Buy Gin Online - How To (pt 2) | Gin Box Shop

Part 2 - Optimise your search

Following on from part 1, where we helped to establish your taste preferences and looked at coupons and deals..

Using Google effectively is your key to finding exactly what you want and not what companies are paying for you to find.
You may struggle to find that little known artisan gin before its the next big thing if you can't search the web effectively, as the big companies are pouring their advertising budget into laymans search terms.

Use important words only

The first caveat many people fall for is asking a direct question or searching for a phrase without specifying to Google that it is a phrase.

It's important to realise that Google does not work like this by default and will apply an even weighting to each word in your phrase.  You may have noticed, it often returns results that contain only some of those terms (at the bottom of each result you'll see “missing: x, y , z”). For instance:

how to find a good bathtub gin that matches with orange dessert

will equally favour results for find good bathtubgood dessert orange, find gin dessert, good orange matches, etc.
By the 4th result, Google notifies us the results are already missing “bathtub” - which is likely to be a critical identifier.

Putting “bathtub” in quotes, tells Google the results MUST INCLUDE bathtub, therefore

“bathtub” gin orange

while perhaps not optimum, is a clear improvement on the above.

Specific phrases

Which brings us on to specific phrases. Just like individual words, if you're after a very specific phrase, put it in quotes.

"London dry" will search for that literal phrase, whereas London dry will search for both London AND dry separately and probably give you some weather related results! Therefore, a search for

best gins for cocktails with pineapple juice

would be better phrased

gin cocktail "pineapple juice"

Looking at a more general phrase,

"buy gin online"

will prioritise content containing all 3 of these terms, scattered throughout the document with some weighting towards the words used together.

Still, You could easily end up with content that reads "Buy rum from us and you won't ever have to think about gin online again."
In reality of course, there are so many gin retailers online now, with a lot of them specifically targetting such a phrase, that you can expect some reasonable results!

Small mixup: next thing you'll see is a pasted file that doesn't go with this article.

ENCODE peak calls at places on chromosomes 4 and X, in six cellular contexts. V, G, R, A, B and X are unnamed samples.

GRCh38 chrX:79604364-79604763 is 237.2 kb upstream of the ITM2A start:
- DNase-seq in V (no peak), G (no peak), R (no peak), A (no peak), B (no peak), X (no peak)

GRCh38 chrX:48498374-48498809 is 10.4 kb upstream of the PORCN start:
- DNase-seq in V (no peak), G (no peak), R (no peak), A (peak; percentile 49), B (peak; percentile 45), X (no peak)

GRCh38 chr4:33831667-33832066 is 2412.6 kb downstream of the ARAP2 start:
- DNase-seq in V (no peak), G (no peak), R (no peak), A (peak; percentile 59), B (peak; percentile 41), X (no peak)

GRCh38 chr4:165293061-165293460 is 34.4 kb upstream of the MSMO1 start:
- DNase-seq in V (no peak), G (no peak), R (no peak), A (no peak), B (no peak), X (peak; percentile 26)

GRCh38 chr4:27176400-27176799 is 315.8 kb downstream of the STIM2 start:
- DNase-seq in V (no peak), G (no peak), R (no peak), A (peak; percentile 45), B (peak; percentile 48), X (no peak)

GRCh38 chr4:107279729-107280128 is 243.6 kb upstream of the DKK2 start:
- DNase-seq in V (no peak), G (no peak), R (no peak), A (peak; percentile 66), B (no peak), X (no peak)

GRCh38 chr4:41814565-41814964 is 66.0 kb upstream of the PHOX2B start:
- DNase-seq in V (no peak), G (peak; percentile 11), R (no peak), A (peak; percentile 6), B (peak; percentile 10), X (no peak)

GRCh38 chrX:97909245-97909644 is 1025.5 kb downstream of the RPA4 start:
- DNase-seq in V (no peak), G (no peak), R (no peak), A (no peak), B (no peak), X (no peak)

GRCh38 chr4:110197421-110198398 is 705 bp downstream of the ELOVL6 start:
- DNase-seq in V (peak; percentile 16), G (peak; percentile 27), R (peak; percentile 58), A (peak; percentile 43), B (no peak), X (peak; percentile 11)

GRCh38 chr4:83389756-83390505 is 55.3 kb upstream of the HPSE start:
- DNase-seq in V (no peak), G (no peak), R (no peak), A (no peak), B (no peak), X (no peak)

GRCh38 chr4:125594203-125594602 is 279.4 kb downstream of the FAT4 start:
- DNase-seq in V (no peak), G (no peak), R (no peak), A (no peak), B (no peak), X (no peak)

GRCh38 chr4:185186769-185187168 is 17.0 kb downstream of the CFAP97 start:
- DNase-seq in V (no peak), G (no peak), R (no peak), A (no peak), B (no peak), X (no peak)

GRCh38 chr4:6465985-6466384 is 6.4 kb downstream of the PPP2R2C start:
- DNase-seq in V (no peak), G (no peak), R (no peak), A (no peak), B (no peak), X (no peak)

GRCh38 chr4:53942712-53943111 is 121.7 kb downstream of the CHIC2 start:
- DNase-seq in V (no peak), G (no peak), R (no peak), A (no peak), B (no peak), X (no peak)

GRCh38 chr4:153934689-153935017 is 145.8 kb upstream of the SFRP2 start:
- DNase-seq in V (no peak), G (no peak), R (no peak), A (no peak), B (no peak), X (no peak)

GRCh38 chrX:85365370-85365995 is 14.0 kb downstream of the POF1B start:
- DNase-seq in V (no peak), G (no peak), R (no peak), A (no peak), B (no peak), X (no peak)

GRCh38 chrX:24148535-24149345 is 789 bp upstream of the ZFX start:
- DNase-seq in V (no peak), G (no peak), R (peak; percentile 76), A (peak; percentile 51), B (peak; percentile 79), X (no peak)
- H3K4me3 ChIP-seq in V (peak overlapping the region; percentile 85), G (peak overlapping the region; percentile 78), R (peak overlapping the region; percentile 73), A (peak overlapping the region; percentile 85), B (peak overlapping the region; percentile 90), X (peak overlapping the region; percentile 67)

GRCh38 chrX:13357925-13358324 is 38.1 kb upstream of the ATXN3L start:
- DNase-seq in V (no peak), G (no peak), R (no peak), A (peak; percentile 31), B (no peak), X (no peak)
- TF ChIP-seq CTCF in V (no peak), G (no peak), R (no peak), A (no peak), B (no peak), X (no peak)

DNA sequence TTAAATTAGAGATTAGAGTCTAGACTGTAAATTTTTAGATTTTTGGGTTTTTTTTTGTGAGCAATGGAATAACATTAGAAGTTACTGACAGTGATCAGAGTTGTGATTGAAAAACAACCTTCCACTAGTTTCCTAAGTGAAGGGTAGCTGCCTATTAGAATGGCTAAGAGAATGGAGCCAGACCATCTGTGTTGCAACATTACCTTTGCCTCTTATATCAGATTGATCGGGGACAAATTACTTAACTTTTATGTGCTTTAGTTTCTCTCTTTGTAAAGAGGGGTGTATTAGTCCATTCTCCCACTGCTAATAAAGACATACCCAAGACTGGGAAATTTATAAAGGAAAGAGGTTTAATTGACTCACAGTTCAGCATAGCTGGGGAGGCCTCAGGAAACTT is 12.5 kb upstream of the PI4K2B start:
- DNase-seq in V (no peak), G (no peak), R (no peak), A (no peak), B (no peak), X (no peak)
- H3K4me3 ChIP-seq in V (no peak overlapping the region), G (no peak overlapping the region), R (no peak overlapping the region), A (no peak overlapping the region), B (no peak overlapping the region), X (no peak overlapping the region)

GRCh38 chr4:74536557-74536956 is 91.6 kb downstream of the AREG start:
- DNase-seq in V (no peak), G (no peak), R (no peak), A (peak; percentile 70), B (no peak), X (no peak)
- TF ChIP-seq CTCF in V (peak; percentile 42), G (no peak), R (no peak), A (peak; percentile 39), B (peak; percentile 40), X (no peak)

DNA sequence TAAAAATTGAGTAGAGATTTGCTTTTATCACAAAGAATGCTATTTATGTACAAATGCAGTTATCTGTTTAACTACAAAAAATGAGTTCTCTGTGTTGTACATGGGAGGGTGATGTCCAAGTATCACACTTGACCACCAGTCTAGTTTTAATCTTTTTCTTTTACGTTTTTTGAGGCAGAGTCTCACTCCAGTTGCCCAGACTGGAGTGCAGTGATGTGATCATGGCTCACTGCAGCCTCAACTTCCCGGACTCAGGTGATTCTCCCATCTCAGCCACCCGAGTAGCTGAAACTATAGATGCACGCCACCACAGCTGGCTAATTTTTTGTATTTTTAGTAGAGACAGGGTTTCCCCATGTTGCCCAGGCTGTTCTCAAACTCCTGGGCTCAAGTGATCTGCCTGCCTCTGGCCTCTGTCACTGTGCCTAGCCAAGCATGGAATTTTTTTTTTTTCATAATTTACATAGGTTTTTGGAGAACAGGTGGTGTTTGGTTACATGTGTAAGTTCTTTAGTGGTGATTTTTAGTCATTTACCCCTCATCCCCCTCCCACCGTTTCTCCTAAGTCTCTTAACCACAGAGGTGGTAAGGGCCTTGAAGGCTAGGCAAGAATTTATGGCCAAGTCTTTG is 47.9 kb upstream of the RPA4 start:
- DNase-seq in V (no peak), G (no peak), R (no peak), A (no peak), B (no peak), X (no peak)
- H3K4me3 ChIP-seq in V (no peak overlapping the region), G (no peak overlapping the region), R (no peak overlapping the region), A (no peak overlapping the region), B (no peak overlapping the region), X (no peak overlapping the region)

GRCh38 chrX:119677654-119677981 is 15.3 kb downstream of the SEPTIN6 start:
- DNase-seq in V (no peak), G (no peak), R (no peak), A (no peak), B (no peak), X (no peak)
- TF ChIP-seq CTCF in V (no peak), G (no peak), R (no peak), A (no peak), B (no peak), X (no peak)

Boolean operators

Google defaults to calculating your search using the AND operator between keywords (it's like a sum, except with words not numbers).

When you search for Brighton Gin you're really asking Google “what documents contain “brighton” AND “gin”

But in addition to AND, you can use OR or NOT. So

brighton OR manchester gin

will search for both Brighton gin AND Manchester gin together.

London dry gin NOT pink

will search for London dry gin but not pink London dry gin.

The NOT keyword can also be substituted with a hyphen for brevity "-"

Like in maths, parentheses will also help you clarify your intentions and control your terms better. Some effective searches may therefore be:

(Edinburgh OR Manchester OR Newcastle) gin -"london dry"
or Herbaceous Gin -liquorice
or gin cocktail NOT pineapple

More Operators!

Related (~)

using related: or ~ (tilde) will search related words as well as the word you specify.

gin ~"gift box"

will search for gin gift boxes as well as gin gift sets, gin gifts, gin presents and other variations of gift box -all at the same time!


If you've already identified a store that has an offer you want to take advantage of but don't know what you want yet, you can search within that site. Citrus

Will Search for the word Citrus within that site only.


puts that specific term as required in the page title. i.e

gin cocktail bar intitle:professional


Search for sites, that provide link to a specified site. For example

link: gin shop

will search for gin shops that LINK TO Annos website.
It is likely if this the case that they have a strong relationship and have a good price on Anno gin.

VS comparison

You can compare products side by side using a VS comparison. This doesn't always work, but at the least will return articles comparing the two. If you've ever Googled "pear vs. orange" you'll know what I mean - Googles personal contribution to the results is usually a breakdown of their vitamins, energy/fat levels etc.

We wouldn't be surprised in the future if this type of search directly compared botanical additions to the two gins side by side. i.e 

(anno vs. brighton) gin

Search social media tags

If youre into whats trending, you can search social media directly .Hashtags are a good place to start, an obvious choice might be


Social media has been around for a while though - so why not refine that search by a date set

#bestgin 2017..2018

Hopefully these articles give you something to think about and bring about an all round improvement to your Google search techniques!

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